Depending on the type of tea ceremony, it is possible to attend without any special knowledge, but if one has a little knowledge and understanding of this art, he or she will have a “common language” with the host, and thus be able to enjoy the depth of the tea ceremony.
Whisking Thin Tea and Drinking Thick Tea in Turns
There are two types of tea used in the tea ceremony: koicha (or thick tea) and usucha (or thin tea).
Even those who do not practice the tea ceremony may have had the experience of drinking usucha in a tearoom at a temple or a Japanese restaurant when traveling. Usucha is made by dissolving powdered matcha in hot water and whisking it with a chasen (or tea whisk). This is called “preparing the tea.”
Koicha, on the other hand, is served with a larger amount of powdered matcha than usucha and mixed with a tea whisk in a process called “kneading the tea.” The tea becomes thick to the touch like soup.
While a bowl of usucha is generally drunk by a single person, a bowl of koicha is usually passed around among several people (although Covid-19 has made the practice of drinking one bowl of koicha per person more common).
The tradition of passing the tea around is said to have been invented by Sen no Rikyu. During the Warring States period (1467-1568), it is said that the custom was intended to foster a sense of solidarity among warring feudal lords, who were all guests, by sharing a single cup of tea, or to prevent poisoning. Some believe that it was inspired by the passing around of wine at Christian masses.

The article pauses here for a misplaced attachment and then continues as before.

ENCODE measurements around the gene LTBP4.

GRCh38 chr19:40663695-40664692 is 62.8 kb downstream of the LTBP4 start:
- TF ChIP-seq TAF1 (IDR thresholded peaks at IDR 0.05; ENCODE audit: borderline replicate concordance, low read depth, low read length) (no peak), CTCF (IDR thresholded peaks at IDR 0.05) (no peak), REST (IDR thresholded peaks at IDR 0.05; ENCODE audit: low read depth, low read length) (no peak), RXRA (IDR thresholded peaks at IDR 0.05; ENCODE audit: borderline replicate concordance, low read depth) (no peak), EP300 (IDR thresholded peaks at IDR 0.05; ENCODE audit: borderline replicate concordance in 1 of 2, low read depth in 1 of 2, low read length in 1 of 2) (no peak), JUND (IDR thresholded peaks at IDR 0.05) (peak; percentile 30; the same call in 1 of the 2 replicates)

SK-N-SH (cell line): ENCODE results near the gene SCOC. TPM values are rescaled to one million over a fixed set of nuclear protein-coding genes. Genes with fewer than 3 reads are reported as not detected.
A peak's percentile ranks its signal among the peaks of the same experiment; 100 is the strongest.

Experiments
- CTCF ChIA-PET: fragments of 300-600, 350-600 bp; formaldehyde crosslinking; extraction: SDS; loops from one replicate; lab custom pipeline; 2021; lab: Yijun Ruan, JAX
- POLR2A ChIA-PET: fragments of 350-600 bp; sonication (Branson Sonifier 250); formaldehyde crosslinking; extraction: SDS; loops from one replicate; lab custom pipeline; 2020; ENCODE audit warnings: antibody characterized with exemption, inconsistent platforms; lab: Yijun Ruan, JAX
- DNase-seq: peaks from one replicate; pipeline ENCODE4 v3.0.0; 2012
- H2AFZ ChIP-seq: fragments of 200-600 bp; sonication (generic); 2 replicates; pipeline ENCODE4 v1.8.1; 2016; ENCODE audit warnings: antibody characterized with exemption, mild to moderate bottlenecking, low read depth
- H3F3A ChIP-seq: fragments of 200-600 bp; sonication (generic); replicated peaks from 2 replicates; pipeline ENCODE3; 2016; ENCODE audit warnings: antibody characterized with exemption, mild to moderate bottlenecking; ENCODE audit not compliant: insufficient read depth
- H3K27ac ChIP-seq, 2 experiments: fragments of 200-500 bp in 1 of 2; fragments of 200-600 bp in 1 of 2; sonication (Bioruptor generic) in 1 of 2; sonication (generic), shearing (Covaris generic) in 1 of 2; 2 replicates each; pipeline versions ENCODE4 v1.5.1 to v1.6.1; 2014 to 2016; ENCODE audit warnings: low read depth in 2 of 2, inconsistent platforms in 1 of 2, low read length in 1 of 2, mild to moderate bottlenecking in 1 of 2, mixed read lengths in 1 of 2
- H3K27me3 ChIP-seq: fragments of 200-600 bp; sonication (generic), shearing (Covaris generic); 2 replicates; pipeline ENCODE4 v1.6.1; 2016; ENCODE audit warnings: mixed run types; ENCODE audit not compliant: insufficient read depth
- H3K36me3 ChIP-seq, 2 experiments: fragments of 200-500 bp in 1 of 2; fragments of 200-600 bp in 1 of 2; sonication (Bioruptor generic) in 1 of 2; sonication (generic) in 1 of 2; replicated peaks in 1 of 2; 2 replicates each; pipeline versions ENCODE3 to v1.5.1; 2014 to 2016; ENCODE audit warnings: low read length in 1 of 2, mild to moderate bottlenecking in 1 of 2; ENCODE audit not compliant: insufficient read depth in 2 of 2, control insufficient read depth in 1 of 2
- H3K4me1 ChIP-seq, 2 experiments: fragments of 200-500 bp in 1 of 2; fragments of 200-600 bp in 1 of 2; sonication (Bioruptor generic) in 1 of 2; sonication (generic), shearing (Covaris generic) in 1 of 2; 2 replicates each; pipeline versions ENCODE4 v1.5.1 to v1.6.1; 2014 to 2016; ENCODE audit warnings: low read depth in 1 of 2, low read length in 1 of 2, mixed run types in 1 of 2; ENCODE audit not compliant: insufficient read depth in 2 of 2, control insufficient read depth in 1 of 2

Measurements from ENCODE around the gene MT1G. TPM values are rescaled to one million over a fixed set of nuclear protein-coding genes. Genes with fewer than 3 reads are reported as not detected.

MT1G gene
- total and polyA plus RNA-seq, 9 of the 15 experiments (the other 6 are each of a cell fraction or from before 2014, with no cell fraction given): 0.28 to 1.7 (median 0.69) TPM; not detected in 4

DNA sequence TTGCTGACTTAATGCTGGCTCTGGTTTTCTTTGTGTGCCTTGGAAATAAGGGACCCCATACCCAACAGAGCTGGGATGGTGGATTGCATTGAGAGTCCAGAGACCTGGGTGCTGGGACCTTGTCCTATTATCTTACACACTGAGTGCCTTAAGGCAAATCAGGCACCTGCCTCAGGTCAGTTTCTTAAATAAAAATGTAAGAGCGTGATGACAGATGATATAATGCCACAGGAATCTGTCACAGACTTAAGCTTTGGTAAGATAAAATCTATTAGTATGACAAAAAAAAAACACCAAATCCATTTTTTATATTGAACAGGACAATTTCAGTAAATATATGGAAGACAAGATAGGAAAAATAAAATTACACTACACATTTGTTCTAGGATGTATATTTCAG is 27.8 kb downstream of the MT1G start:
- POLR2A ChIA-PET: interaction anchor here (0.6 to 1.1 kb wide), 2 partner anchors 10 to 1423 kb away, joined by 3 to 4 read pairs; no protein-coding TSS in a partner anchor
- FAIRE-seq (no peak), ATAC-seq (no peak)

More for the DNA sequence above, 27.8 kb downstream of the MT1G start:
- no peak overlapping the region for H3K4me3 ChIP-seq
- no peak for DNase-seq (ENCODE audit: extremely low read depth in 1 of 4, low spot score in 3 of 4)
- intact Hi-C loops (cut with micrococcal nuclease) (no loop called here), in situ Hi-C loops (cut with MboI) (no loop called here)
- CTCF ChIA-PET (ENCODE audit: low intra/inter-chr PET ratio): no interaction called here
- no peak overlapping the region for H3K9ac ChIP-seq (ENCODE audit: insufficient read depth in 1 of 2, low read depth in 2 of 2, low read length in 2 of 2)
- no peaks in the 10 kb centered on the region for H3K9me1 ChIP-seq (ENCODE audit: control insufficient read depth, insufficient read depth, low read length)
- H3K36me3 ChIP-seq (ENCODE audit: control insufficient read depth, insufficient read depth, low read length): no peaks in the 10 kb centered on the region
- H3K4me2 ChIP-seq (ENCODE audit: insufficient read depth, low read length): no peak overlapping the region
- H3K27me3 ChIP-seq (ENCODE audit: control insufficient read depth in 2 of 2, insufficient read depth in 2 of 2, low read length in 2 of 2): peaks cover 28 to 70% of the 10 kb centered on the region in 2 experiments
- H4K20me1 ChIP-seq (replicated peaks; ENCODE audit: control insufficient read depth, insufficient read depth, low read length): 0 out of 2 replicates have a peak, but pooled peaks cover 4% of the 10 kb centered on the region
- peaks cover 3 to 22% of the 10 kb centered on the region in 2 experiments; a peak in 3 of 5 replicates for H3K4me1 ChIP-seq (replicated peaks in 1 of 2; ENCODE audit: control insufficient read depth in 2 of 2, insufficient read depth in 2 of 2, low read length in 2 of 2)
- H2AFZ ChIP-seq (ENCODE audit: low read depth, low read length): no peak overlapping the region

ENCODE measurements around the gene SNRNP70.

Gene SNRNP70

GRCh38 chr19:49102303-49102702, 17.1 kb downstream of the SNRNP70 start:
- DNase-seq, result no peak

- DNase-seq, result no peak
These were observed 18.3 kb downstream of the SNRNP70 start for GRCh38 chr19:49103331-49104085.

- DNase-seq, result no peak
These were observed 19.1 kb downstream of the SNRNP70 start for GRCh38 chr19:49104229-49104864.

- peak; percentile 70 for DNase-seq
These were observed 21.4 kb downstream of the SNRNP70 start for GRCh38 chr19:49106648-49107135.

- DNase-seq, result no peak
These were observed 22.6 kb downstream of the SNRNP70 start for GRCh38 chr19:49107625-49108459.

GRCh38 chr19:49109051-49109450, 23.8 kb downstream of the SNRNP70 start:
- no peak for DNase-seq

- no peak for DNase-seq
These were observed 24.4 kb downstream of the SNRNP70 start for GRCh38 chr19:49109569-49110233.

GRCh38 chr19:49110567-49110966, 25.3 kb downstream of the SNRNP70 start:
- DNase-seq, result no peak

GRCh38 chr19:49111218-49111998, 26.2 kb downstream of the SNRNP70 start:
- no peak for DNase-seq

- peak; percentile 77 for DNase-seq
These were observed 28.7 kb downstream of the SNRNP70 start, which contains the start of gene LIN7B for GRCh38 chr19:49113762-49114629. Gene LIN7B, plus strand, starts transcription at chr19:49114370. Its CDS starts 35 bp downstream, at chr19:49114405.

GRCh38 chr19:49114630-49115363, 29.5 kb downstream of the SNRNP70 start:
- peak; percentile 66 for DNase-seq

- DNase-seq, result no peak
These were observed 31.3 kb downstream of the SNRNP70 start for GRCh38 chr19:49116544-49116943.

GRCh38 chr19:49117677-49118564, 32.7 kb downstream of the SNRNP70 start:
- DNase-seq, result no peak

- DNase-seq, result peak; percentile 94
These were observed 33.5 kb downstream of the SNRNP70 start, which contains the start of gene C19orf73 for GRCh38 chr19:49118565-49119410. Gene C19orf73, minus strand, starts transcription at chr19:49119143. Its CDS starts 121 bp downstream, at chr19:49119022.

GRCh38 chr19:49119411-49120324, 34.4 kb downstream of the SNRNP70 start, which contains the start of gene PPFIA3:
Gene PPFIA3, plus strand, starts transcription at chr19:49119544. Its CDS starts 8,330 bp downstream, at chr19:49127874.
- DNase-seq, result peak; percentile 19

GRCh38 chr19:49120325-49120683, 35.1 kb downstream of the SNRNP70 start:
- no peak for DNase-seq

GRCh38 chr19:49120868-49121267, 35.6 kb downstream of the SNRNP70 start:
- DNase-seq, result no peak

Matching Utensils with the Theme of the Tea Ceremony
The tearoom in which a tea ceremony is held is furnished with a variety of utensils. The most important is a hanging scroll in the tokonoma (or alcove), which is also decorated with flowers. In addition, a kettle for boiling water, a mizusashi for holding water, and other utensils are necessary for serving tea.
The host of the ceremony brings to the tearoom a tea bowl, a tea caddy (or chaire) for thick tea or an usuki for thin tea, a chashaku to scoop powdered green tea, and a chasen (or tea whisk) to mix powdered green tea with hot water.
To hold a tea ceremony, the host first decides on a theme and then selects the right combination of utensils in accordance with the theme. For example, for a tea ceremony in September, the theme might be “moon viewing,” so a hanging scroll with the Chinese character for “moon” would be displayed and a tea bowl with a picture of a rabbit would be used. In many cases, the utensils are named by their creators or inscriptions, and the exchange of questions and answers between the host and guests about these items is one of the features of a tea ceremony.
The theme of the tea ceremony is not only seasonal – it also varies from being a “celebration” to a “memorial service,” and the assortment of utensils used changes accordingly.
Incidentally, the tea ceremony is deeply related to Zen, and words written by Zen monks are often used as hanging scrolls.
By looking at the hanging scrolls, one can learn how to read Zen words and calligraphy, and by looking at the tea utensils, one can gain knowledge about pottery and lacquerware. One can also experience the seasons through flowers and sweets. This is why the tea ceremony is called a comprehensive form of art.
The tea ceremony is basically performed sitting on the floor in a tatami-mat tearoom, but there is also a form of tea ceremony called ryurei, in which the participants sit on chairs with utensils laid out on a table.
This has been a brief description of the basics of the tea ceremony. Some may have had the experience of being asked questions about the tea ceremony when travelling abroad and not being able to answer them.
As a globally active businessperson, keep the above points in mind and one will not be at a loss for explanations.
In the next issue, we will introduce some examples of how the tea ceremony can be useful in business.